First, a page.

Nevertheless, it is important to avoid the tendency for fanaticism. There is a pathological tendency on the part of many academics to censor free discussion of this period or to demonize any symbol that was associated even indirectly with it, with a blinding brain-fog of "political correctness" replacing conscious thinking about runic and quasi-runic symbolism. Even well-meaning academics are too quick to distance themselves from the Sonnenrad, the Swastika, various runes, and other Germanic symbols for fear of being called "racist" simply because the Third Reich adopted (I repeat, adopted) such symbols for its various internal organizations. Leaving aside whether 'racism' in the modern dog-whistle identitarian sense even had any place in the Reich (as opposed to racial idealism, the belief in the improvability of all races), the groupthink of mainstream academia has largely stopped any sort of rational discussion about the true meanings and merits of these spiritual symbols. 

For that matter, even many things that were actual inventions of the Reich were not overall detrimental. The first enforceable animal rights and conservation laws, the first anti-smoking campaign, the first effective cancer treatments, the first regular use of x-ray machines in private clinics, and many of the first national workplace health and safety regulations we take for granted in the Western world, were enacted first by the "evil Nazis" in the Third Reich period. A great deal of technology we take for granted today, from synthetic motor oil to jet engines, was literally funded by the Reich, at a time when much of mainstream science dismissed it as unworkable. Scientists working in Germany had in many cases far more leeway to innovate radical new technologies (some of which we are still just beginning to understand) without fear of losing funding or public face to the arbitrary machinations of "industry consensus" (i.e. corporate collusion). A Werner von Braun, a Walter Horten, a Viktor Schauberger, or even a Heisenberg likely could not survive today in the parsimonious and gossip-enslaved conformist climate of today's western scientific institutions. It's time to grow out of the postwar groupthink and take the good with the bad from every era.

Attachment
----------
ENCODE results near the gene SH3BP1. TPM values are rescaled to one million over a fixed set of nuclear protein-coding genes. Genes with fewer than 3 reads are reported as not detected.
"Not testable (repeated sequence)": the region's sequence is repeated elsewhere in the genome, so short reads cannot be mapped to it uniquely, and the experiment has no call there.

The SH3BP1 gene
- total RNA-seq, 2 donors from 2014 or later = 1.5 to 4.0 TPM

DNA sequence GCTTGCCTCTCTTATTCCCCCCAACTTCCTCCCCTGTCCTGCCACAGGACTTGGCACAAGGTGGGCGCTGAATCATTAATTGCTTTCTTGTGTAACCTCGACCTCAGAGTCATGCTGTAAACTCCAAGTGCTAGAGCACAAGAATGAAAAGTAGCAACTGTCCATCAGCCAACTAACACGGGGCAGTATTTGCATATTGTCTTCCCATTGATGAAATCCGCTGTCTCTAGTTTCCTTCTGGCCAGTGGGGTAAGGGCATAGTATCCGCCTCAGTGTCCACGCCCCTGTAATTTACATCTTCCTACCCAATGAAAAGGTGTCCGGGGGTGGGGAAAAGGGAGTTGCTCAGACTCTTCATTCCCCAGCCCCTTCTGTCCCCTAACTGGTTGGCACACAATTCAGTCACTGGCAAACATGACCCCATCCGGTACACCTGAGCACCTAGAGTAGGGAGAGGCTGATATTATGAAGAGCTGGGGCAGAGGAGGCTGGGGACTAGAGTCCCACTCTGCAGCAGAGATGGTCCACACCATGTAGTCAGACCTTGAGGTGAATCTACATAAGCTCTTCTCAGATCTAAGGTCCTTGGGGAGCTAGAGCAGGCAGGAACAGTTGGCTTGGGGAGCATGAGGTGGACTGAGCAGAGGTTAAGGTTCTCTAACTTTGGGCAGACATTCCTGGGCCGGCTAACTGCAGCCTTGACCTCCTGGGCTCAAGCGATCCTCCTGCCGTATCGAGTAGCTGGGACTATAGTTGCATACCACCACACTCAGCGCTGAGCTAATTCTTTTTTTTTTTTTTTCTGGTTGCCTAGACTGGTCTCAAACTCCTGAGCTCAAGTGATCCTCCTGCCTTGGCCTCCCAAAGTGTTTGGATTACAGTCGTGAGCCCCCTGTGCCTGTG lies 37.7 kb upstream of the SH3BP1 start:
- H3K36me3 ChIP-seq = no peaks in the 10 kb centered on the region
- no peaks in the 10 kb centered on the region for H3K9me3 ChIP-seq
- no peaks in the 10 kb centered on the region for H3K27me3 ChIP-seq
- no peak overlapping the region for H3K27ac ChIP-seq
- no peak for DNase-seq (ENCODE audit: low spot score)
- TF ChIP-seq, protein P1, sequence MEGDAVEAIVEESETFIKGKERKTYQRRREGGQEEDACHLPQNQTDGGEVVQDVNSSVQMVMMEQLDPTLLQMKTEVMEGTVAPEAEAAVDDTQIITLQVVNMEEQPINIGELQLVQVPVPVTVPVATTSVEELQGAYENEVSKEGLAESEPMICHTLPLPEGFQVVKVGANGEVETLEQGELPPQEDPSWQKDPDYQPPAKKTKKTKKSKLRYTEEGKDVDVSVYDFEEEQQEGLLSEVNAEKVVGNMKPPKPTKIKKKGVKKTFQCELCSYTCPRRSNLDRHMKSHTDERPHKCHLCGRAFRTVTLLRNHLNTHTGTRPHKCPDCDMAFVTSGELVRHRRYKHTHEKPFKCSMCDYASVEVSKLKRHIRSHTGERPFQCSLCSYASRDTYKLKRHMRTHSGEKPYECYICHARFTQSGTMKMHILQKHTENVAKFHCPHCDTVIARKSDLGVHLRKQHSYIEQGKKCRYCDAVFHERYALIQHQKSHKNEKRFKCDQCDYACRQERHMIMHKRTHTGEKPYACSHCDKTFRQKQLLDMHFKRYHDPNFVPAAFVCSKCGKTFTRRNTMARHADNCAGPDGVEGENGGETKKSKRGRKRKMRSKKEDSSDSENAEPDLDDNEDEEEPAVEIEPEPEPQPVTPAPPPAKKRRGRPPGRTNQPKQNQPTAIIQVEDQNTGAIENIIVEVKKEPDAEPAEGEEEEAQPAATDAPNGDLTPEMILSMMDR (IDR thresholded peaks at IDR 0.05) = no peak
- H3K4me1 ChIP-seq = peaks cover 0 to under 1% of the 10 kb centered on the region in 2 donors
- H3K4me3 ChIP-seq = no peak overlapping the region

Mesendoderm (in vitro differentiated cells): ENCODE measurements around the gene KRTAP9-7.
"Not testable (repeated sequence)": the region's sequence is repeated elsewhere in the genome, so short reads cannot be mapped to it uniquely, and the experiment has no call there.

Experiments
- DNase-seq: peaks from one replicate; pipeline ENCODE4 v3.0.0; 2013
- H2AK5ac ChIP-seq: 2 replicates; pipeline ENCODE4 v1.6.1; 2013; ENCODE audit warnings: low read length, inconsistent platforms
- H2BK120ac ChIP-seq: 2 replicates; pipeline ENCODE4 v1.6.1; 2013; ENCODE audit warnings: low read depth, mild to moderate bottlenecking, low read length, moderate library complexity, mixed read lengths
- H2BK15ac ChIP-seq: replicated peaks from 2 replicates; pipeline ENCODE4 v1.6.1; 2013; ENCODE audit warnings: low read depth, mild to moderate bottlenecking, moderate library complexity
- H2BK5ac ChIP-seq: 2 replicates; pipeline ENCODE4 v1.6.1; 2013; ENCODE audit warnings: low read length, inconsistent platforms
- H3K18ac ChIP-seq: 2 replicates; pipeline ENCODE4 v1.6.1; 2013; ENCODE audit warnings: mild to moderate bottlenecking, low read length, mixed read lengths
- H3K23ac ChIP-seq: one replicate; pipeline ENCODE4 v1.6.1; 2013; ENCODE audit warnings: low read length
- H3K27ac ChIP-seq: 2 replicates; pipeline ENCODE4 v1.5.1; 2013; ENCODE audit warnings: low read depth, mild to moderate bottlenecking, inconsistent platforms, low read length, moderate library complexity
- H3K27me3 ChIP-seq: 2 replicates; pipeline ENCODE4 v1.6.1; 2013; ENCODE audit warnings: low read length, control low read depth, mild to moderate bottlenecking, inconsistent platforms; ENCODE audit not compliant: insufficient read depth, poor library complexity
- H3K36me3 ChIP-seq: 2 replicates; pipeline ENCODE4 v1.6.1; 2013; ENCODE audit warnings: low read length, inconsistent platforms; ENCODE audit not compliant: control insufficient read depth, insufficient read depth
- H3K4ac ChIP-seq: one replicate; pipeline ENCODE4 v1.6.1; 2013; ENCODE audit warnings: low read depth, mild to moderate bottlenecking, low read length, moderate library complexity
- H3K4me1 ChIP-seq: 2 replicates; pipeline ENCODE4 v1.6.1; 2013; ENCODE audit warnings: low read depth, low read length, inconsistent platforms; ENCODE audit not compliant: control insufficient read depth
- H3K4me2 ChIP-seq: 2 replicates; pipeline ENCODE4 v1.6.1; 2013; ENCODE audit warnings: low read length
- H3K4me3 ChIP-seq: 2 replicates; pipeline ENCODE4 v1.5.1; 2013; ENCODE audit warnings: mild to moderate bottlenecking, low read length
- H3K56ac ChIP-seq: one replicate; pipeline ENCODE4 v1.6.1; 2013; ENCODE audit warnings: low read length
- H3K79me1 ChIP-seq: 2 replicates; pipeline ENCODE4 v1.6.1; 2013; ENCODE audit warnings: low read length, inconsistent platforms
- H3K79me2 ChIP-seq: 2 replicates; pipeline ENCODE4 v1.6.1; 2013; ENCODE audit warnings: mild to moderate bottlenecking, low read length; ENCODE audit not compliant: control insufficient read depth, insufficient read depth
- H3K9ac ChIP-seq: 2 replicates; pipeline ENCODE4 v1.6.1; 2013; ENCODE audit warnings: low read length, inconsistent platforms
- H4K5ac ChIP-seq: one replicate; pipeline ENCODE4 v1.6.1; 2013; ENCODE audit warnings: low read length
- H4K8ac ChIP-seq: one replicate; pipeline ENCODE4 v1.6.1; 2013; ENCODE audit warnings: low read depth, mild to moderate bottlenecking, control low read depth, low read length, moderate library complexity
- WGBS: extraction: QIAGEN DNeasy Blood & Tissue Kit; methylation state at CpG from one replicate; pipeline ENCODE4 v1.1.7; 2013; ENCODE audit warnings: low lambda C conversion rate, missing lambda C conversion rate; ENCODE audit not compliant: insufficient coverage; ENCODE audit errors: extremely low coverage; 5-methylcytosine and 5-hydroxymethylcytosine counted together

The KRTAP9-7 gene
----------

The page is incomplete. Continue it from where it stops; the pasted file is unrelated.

On a spiritual and anthropological level, it is also to be understood that despite the misinformation put out by some Reich organizations such as the Ahnenerbe, and despite the rather ironic suppression of German's own runic traditions under Wiligut, the general understanding of ancient cultures among German universities of the time was at a very high level. The achievements of Babylon, Persia, India, and even the obscure kingdoms of China's western regions, Khotan and Tibet, were more extensively researched by German archaeologists in the 1930s than any other nation. It also comes as a surprise to many people raised on a nonstop diet of Allied propaganda since childhood, that the Reich's official understanding of who is an Aryan, was far more inclusive than most of the race laws in America and Britain at the time. The same Fuhrer who was fingered as "the evil racist" by self-admitted apartheiders and eugenicists Roosevelt and Churchill turns out to be the same man who denounced colonialism throughout Mein Kampf, praised Reza Shah and the Persian Empire as founding Aryans, and offered citizenship to India's Subhas Chandra Bose as a fellow Aryan.


To His Imperial Majesty, Reza Shah Pahlavi, Shahanshah of Iran – With the Best Wishes – Berlin, 12 March 1936
- Adolf Hitler